Market Managers Jaqueline Barragan-Fuller (L) and Kelli Johnson.

The rich aroma of fresh produce is the first thing that hits you when you enter the Friday Farmers Market on the Promenade at Mosaic between 3rd and 4th Streets. Robust greens from Santa Barbara, exotic fruits from Fallbrook, flavored almonds from Bakersfield, and truckfuls of other harvests from all over Southern California provide quite a feast for the senses.

Begun in the summer of 1980 as a service project of the South Coast Interfaith Council to address food insecurity, the market has moved a couple of times over the decades, but it’s back and thriving at its original location once again. 

On Fridays between 10 AM and 2 PM, locals, visitors, chefs, foodies, and fitness buffs can be seen at the market checking out some of the freshest and healthiest food available. 

Cherimoyas from Pedro’s Organic Ranch in Fallbrook.

“A farmers market is the great melting pot for a community, the place where folks from all socioeconomic backgrounds are at the tables discussing what to make with zucchini or passion fruit,” said Market Manager Kelli Johnson, who happened to be standing next to a booth packed with fruits from Pedro’s Organic Ranch in Fallbrook.

The ranch’s offerings for this recent spring Friday included Passion Fruits, Pomegranates, Cherimoyas, Figs, Caviar Limes, Ice Cream Beans (they do taste like ice cream inside!), and Surinam Cherries. 

Shopping at Pedro’s was Chef Paul Buchanan, who co-owns the Long Beach company Primal Alchemy Catering with his wife Dana. They subscribe to the farm-to-table ethos; Chef Paul diligently shops this market and others every week. 

Chef Paul Buchanan (L) of Primal Alchemy Catering and Anwar Monroy from Pedro’s Organic Ranch.

“I’m here shopping for citrus and apples for box lunches,” said Buchanan, who was preparing to  serve 1,000 people in a variety of events over the next five days. 

Nearby, local vocalist/songwriter/ukulele player Colleen McCandless serenaded market visitors with an eclectic selection of tunes, adding to the market’s relaxing, earthy vibe. 

Local musician Colleen McCandless walks from her apartment to enjoy the market.

Besides live music and all that produce, the market hosts a natural dye workshop, book and clothing swaps, plant giveaways and a composting drop-off where you can bring your food scraps (no meat, eggs, or dairy) to the Long Beach Community Compost booth and assist their efforts to make healthier soil for our local growing community.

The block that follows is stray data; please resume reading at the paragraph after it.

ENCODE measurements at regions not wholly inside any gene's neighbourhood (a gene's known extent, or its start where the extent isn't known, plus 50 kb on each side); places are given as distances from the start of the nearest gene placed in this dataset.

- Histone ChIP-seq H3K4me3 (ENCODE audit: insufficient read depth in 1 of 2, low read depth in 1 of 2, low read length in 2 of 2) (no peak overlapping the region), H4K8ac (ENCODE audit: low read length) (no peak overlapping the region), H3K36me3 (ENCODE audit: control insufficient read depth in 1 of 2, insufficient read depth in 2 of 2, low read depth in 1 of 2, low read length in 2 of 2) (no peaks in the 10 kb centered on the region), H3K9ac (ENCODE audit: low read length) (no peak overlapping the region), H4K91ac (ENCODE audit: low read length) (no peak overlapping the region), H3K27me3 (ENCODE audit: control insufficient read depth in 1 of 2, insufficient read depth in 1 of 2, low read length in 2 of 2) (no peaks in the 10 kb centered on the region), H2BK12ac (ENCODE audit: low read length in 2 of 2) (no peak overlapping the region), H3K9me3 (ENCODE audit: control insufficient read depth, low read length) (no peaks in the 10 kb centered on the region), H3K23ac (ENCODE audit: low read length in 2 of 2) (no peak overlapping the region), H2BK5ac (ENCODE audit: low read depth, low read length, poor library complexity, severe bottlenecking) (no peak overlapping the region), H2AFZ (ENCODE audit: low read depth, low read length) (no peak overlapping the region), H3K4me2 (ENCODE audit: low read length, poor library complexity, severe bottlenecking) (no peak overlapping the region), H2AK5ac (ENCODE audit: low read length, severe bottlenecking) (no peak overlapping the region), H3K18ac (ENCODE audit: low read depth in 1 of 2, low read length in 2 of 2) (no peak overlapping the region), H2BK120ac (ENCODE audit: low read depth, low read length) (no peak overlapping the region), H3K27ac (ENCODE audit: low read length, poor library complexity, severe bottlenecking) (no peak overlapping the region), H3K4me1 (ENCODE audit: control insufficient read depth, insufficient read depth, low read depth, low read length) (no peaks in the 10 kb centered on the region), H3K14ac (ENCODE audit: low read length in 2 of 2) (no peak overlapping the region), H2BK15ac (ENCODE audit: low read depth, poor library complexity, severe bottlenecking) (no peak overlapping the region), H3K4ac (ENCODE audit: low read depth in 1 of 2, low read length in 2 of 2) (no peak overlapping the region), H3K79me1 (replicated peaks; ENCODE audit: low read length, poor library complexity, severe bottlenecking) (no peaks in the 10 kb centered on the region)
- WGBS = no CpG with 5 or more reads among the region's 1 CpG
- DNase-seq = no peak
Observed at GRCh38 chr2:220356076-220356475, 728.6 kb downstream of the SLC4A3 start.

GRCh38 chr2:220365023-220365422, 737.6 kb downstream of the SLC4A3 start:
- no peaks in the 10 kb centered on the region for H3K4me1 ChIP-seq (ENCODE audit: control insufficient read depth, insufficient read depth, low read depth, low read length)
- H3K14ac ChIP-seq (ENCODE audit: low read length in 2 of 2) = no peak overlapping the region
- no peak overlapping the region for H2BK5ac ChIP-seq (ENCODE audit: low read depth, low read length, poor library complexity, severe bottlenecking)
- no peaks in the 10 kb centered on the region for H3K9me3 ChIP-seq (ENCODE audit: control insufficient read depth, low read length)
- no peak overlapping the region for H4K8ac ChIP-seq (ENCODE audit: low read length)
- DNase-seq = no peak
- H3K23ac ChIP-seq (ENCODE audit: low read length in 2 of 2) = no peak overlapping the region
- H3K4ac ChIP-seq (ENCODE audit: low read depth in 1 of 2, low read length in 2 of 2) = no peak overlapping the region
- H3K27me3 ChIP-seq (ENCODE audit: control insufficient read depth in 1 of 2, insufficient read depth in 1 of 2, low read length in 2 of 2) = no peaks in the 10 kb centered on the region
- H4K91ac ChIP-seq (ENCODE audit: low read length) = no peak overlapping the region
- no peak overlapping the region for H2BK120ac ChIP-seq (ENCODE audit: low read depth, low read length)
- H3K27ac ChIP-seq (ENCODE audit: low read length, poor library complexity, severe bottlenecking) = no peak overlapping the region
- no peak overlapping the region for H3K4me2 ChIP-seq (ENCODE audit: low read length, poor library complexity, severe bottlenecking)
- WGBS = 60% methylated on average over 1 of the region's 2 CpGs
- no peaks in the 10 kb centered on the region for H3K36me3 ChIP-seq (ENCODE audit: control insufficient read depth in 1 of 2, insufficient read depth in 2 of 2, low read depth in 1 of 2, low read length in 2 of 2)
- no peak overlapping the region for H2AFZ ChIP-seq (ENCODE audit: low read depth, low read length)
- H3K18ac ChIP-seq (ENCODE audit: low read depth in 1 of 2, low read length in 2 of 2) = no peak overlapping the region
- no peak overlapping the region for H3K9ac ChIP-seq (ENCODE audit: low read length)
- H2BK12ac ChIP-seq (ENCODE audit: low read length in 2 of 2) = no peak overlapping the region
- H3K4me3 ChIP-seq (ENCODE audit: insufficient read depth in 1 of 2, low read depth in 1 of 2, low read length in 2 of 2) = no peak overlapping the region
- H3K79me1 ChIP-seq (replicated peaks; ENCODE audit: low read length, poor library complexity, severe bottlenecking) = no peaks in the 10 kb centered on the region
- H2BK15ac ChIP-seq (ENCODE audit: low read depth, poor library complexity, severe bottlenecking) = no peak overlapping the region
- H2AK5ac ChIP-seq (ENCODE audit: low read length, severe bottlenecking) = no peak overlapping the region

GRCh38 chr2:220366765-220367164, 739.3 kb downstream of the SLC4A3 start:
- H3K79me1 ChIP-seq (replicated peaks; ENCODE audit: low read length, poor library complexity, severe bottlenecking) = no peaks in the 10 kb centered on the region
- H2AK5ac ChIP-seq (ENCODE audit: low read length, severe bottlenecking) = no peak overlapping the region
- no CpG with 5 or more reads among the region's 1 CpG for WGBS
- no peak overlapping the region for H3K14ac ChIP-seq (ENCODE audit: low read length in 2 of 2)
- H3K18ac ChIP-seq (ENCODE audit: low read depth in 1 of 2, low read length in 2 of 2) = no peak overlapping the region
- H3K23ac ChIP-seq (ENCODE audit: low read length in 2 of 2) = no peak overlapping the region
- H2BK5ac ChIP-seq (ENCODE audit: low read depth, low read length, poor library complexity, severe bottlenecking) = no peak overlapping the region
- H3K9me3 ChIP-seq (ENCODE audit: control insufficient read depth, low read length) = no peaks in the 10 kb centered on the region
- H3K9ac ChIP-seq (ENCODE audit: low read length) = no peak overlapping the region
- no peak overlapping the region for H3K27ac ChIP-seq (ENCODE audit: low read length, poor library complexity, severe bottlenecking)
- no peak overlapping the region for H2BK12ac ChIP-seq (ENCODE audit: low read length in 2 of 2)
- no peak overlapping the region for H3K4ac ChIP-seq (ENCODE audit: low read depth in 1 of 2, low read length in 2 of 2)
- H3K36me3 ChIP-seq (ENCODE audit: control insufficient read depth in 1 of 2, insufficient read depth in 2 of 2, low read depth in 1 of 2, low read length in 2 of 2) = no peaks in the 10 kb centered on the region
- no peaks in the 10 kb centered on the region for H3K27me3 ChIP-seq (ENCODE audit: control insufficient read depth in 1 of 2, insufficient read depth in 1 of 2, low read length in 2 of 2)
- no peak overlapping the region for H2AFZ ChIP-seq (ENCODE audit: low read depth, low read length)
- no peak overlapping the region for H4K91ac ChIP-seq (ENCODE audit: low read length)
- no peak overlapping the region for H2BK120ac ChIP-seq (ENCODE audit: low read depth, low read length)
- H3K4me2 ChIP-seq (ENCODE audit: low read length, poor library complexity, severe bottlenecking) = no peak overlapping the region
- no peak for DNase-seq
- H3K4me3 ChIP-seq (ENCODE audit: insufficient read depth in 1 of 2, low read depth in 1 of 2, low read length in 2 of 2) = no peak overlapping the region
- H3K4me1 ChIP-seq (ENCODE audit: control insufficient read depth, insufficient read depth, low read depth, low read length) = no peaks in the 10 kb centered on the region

“People drop off their food scraps and stick around to buy produce, creating a true circle of sustainability,” said on-site Market Manager Jaqueline Barragan-Fuller. “There are people who used to shop here when they were kids. Now they’re adults and they’re coming back. We hear their memories of this market. It’s a very special energy, right in the middle of Downtown.”

Barragan-Fuller went on to point out how farm-to-table consciousness was raised during the pandemic, and how clean eating has become a more common lifestyle. “A lot more people want to know where their food is coming from, and they want to support local growers. Your food doesn’t have to travel far. It can arrive at your table from your backyard, your balcony — or this market,” she said. 

“That’s right — no middle man,” added Laura Sarkisian, a Downtown resident who sells almonds from several farmers who grow their crops on 3,000 acres near Bakersfield. “At this market, you get the freshest of the fresh.”  

Laura Sarkisian, a Downtown resident, repping Bakersfield almond farmers.

Radicle Roots Urban Indoor Farm, which sells at this market and eight others all over Southern California each week, is on the cutting edge. Its crops are grown in a warehouse in the Downtown Los Angeles Arts District. 

The farm’s ultra-nutritious microgreens, grown on vertical racks in 10 days, are shopped heavily at the market by chefs and folks looking to eat healthy. Their mushrooms are grown on wood in the dark, closely simulating the natural growing conditions of Shiitake, King Trumpet, and other arcane mushroom varieties. 

K.T. Hayden of Radicle Roots Urban Farm displaying microgreens and mushrooms grown in a Downtown L.A. warehouse.

“With social media, people are seeing what’s out there food-wise, and many are gravitating toward cleaner, locally-grown food,” observed K.T. Hayden, who was manning the Radicle Roots booth. “We’re getting a pretty wide swath of customers.” 

Head over to the Friday Farmers Market and experience a community that appreciates and utilizes food at a high level. You’ll be supporting a market whose main purpose has been to help support you and your healthy lifestyle for 43 years! 

Special note for seniors: The market gives three coupons a week to seniors (60 and over), who can collect them and redeem them for groceries. In addition, the market honors CalFresh EBT cards, and offers a Market Match program. For example, if you withdraw $15 with your card, the market will match that with $15 in credit towards groceries. 

Learn more about the above programs at goodveg.org and follow the Friday Farmers Market on Instagram @dtlbfarmersmarket.

We’re always on the lookout for Downtown businesses, events, community members and more to highlight in our Downtown Scene newsletter, on our website, and social media channels! If you have an event coming up or know of any Downtown-based amazingness going on that people need to know about, give us a shout by emailing our Communications & Marketing Manager, Asia Morris, at asiam@dlba.org. You can also submit an upcoming Downtown event to our events calendar at downtownlongbeach.org/events.